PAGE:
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Hartosh Singh Bal turned from the difficulty of doing mathematics to the ease of writing on politics. Unlike mathematics all this requires is being less wrong than most others who dwell on the subject. He is the Political Editor of Open.

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Oh, for a Book to Ban!

‘Satanic Verses’ was banned 20 years ago. In all the navel-gazing contemporary Indian fiction, where’s the book that has the power to offend?

Twenty years ago, give or take a month, The Satanic Verses was banned in India. Over the course of this month, there will be no dearth of writing on the ban of books, but on this anniversary, the real tragedy is not that book bans are still alive in the country but that there is a diminishment of the kind of literary ambition the book represents. Today you would be hard put to find Indian fiction in English that anybody would want banned.

Take a look at this year’s shortlist for the Shakti Bhatt Prize:

» Anuradha Roy: An Atlas of Impossible Longing

» Chandrahas Choudhury: Arzee the Dwarf

» Mimlu Sen: Baulsphere

» Mridula Koshy: If It Is Sweet

» Palash Krishna Mehrotra: Eunuch Park

» Parismita Singh: Hotel at the End of the World

» Preeta Samarasan: Evening is the Whole Day

Baulsphere is non-fiction. The others, well, the titles speak for themselves. If you want to convince yourself, go glance at the blurbs in a bookstore or on the Web; I did, and there is not a book of fiction on the list I want to read. Individually some may be well written, taken together the list only illustrates the point I made, unless of course there are dwarves or eunuchs out there who are offended.

A friend while strongly recommending Chandrahas’ book told me he was glad that Indian authors were no longer trying to write the great Indian novel. Precisely the point: when is the last time anyone tried? In the past two decades, liberalisation has changed the country, we have witnessed the rise and perhaps the fall of the BJP and the BSP, but the literature of this generation of writers is mostly about a few people staring at their navels.

The only authors to have recently tackled ambitious subjects are not the ones who should be left alone to do so. Consider two: Arvind Adiga’s White Tiger and Indra Sinha’s Animal’s People. One takes on liberalisation, the other the Bhopal gas tragedy. Both bear the stamp of other lands, which explains Adiga’s failure to get either his driver or his Bihar right. Indra Sinha has learnt his Bhopal only through one of the two main activists working for the victims. As someone who has reported out of Bhopal for two years, I know that the person excised out of Indra Sinha’s book is the one who has done much of the work on the ground, and it may be worth pointing out that he is a Muslim who is not fluent in English. Fiction creates its own world, but when it distorts we need contrary versions to contest the truth and we just don’t seem to be producing any of our own.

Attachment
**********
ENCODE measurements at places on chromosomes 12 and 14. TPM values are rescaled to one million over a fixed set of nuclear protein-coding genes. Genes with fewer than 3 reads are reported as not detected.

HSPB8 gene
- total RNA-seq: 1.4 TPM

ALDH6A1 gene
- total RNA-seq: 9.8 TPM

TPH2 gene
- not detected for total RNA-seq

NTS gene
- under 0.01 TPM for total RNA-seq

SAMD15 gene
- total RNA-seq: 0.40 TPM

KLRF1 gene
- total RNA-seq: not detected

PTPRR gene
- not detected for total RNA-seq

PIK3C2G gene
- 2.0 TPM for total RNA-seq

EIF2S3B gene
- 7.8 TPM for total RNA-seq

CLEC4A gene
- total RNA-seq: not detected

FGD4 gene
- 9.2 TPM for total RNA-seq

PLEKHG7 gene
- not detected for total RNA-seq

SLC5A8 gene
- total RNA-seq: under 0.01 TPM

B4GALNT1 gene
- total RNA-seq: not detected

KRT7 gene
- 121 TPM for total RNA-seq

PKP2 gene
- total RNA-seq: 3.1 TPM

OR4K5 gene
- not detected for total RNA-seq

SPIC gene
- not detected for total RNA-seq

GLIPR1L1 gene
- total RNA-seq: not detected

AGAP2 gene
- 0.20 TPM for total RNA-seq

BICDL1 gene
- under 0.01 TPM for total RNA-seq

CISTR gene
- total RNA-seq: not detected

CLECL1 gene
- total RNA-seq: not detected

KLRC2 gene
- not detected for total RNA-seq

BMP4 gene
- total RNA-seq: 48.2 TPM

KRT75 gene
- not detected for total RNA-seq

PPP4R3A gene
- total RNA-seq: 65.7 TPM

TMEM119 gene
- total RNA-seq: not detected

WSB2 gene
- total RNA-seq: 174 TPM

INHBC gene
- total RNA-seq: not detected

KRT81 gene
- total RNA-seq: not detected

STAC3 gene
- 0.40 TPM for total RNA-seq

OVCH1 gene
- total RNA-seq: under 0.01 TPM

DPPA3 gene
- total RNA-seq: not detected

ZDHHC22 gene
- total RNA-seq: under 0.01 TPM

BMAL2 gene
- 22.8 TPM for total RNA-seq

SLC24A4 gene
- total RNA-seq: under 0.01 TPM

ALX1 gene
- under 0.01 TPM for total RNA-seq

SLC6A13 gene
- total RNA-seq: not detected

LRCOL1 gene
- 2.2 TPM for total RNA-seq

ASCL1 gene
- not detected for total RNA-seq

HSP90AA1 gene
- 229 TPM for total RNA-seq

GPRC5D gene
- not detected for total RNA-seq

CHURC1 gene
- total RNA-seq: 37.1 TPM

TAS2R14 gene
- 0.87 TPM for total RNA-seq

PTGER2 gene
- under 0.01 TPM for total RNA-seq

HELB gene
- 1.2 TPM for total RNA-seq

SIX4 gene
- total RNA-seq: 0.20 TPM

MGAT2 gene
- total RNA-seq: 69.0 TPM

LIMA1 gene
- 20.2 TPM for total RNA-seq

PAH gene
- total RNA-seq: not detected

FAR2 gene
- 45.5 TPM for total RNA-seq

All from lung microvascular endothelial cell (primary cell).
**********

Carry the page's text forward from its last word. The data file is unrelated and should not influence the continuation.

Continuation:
In part our books are limited in scope and ambition because this is all our circumstances allow. No recent Indian author has managed to live out an extravagance of ambitions, and the domestic publishing industry must share the blame for this. Publishers earn enough to support the cost of large establishments and a set of largely incompetent editors, but when it comes to writers in India, they seem to not have money. A writer of fiction works a day job and labours to finish the little he can because that is all the publisher will pay for.

But that is only part of the answer. Books written within such limits need not be limited—Kafka also had a day job. Two years ago, justifying the choice made by his generation, Sarnath Banerjee had said: “We want to rediscover our own voices, which means telling the stories of our own lives. Definitely not tales of three generations of cinnamon and papaya in little gardens in Tamil Nadu. One example: over the past year, a woman friend of mine has had sexual relations with 16 people. And she can no longer recall which of them was the first.’’ Unless I am one of those 16 people, I think I prefer the papaya. We are stuck with these people wanting to tell the story of their own lives. Unfortunately they all seem to have lived out the same life.

The problem then is not with individual authors or individual books, but with what constitutes the world of recent English fiction. A small circle of people acquainted with each other make up the circuit of writers, reviewers and editors. This world is largely a product of Bengalis and Malayalis living in south Delhi or south Mumbai writing for each other. Maybe not quite, you can throw in a few people in Bangalore and Chennai, but there is no escaping the monotony and effeteness of much that is finally published.

Which is why the few books that shock and surprise come from outside this world. The most prominent example from the recent past is Basharat Peer’s Curfewed Night. It is a book of non-fiction, written out of the personal experience of growing up in Kashmir. No publisher funded the work. Peer, a journalist, took time off and spent his own money on writing the book. My bet is that when we do come across a book of fiction that has the same capacity to astonish, it will have been written by someone from a similar background, someone who has acquired the language but not the circumstances that go with it in Delhi or Mumbai. Even as a failed attempt such a book would count for far more than another quiet, well-written book that adds up to nothing.